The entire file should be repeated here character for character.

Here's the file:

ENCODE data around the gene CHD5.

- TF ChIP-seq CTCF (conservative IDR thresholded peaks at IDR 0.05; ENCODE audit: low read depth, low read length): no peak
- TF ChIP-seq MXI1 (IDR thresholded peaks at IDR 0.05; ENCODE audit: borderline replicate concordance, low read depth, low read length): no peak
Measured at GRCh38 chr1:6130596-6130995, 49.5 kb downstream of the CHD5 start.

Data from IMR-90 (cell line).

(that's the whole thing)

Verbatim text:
ENCODE data around the gene CHD5.

- TF ChIP-seq CTCF (conservative IDR thresholded peaks at IDR 0.05; ENCODE audit: low read depth, low read length): no peak
- TF ChIP-seq MXI1 (IDR thresholded peaks at IDR 0.05; ENCODE audit: borderline replicate concordance, low read depth, low read length): no peak
Measured at GRCh38 chr1:6130596-6130995, 49.5 kb downstream of the CHD5 start.

Data from IMR-90 (cell line).